Contains utility functions that are commonly used in Node.js applications.

const util = require('util');

// Using the promisify utility to convert a callback-based function to a Promise
const fs = require('fs');
const readFileAsync = util.promisify(fs.readFile);

// Reading a file using a Promise
readFileAsync('example.txt', 'utf8')
  .then(data => console.log('File content:', data))
  .catch(err => console.error('Error reading file:', err));


Offers cryptographic functionalities, including hashing, encryption, and decryption.

const crypto = require('crypto');

// Hashing a string using the SHA-256 algorithm
const hash = crypto.createHash('sha256');
hash.update('Hello, Node.js!');
const hashedString = hash.digest('hex');

console.log('Hashed String:', hashedString);


Provides methods for working with URL query strings.

const querystring = require('querystring');

// Parsing and formatting query strings
const queryString = 'name=John&age=30&city=NewYork';
const parsedObject = querystring.parse(queryString);
const formattedString = querystring.stringify(parsedObject);

console.log('Parsed Object:', parsedObject);
console.log('Formatted String:', formattedString);


Allows parsing and formatting of URLs.

const url = require('url');

// Parsing a URL
const urlString = '';
const parsedUrl = url.parse(urlString, true);

console.log('Parsed URL:', parsedUrl);


Provides compression and decompression functionalities using the zlib library.

const zlib = require('zlib');
const fs = require('fs');

// Compressing a file using gzip
const input = fs.createReadStream('example.txt');
const output = fs.createWriteStream('example.txt.gz');
const gzip = zlib.createGzip();


Conclusion: Core In-Built Modules of Node.js

In this article, we explored a range of core in-built modules in Node.js, showcasing their fundamental functionalities through practical examples. These modules are integral to Node.js development, offering solutions for tasks ranging from file system operations and HTTP server creation to cryptographic functionalities and compression. The featured modules include:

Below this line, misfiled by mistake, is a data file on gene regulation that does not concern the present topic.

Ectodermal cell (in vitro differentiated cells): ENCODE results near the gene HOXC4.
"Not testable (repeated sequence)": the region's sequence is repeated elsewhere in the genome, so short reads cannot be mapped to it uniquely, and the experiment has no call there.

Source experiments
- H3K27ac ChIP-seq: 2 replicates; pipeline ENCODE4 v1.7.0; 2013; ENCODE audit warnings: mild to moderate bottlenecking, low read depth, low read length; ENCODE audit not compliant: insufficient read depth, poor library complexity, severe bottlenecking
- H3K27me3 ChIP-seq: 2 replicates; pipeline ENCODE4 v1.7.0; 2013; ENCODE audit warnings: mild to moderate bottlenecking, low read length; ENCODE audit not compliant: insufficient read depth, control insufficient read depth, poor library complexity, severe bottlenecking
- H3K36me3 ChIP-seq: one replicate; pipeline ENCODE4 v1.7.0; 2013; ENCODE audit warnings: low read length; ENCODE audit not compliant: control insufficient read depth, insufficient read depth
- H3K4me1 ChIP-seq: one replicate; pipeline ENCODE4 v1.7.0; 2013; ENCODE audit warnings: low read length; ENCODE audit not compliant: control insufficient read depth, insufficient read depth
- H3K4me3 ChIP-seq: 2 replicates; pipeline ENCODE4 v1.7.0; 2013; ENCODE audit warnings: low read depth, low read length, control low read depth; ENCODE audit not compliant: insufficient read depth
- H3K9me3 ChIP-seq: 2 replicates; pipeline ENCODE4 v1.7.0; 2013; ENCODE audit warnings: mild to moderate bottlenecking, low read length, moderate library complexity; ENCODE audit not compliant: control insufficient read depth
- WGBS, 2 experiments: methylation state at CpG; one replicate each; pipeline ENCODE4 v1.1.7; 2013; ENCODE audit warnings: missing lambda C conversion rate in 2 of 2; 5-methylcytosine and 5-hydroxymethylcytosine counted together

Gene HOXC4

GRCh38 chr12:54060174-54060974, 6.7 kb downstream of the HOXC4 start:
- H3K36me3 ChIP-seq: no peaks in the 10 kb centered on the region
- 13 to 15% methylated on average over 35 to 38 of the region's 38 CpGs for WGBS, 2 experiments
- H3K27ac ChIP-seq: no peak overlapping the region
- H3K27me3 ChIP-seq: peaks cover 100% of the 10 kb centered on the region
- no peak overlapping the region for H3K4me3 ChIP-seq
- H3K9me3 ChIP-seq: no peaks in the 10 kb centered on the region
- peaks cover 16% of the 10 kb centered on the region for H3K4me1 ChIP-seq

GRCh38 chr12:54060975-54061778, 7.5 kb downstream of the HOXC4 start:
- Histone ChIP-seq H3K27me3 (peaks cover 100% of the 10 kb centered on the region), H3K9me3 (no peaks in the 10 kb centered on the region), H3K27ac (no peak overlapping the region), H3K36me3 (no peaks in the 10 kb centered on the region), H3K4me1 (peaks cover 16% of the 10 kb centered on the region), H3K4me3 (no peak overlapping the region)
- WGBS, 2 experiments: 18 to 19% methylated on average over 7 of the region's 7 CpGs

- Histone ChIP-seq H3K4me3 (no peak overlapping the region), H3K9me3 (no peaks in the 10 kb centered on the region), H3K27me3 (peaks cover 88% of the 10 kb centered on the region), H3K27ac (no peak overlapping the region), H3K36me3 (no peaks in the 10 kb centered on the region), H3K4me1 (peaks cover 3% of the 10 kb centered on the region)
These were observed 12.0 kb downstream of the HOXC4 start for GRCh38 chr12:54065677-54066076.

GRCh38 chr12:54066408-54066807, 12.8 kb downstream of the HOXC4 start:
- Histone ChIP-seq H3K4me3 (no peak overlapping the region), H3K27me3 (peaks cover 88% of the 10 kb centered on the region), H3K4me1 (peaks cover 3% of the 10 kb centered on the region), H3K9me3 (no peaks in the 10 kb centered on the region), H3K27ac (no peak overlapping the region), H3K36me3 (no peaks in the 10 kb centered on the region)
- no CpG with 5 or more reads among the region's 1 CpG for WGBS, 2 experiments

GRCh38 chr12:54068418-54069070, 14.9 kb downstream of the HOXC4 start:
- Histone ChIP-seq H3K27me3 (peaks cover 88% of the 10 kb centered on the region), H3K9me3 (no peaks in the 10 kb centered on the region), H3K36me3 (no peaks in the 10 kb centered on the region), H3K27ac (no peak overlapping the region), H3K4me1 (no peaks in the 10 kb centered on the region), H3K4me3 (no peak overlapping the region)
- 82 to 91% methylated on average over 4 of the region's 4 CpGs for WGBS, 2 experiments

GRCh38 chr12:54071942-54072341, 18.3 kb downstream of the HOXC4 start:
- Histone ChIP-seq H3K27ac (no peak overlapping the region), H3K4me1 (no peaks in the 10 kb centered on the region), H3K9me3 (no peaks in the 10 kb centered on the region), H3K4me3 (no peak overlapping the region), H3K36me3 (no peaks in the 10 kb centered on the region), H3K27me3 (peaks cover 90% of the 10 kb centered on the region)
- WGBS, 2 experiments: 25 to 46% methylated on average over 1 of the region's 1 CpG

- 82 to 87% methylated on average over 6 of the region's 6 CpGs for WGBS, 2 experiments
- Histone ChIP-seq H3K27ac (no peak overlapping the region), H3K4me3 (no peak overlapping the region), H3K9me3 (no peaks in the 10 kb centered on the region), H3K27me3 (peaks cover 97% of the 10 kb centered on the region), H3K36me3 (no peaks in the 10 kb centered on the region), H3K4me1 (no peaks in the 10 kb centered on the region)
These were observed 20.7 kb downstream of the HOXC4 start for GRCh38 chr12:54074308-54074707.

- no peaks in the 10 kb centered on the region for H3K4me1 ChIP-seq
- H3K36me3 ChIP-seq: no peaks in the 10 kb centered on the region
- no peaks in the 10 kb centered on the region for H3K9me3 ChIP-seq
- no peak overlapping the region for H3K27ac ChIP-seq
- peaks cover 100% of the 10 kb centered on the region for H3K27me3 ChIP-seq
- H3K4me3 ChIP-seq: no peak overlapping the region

1. File System (fs):
    • Reading and writing files asynchronously.
  2. HTTP and HTTPS (http and https):
    • Creating simple HTTP and HTTPS servers for handling web requests and responses.
  3. Path (path):
    • Working with file and directory paths, including joining and normalizing.
  4. Operating System (os):
    • Retrieving information about the operating system, such as platform and memory details.
  5. Events (events):
    • Implementing an event emitter pattern for event-driven architecture.
  6. Utilities (util):
    • Using utility functions, including converting callback-based functions to Promises.
  7. Cryptography (crypto):
    • Hashing a string using the SHA-256 algorithm.
  8. Query String (querystring):
    • Parsing and formatting URL query strings.
  9. URL (url):
    • Parsing URLs for effective manipulation.
  10. Zlib Compression (zlib):
    • Compressing and decompressing files using the zlib library.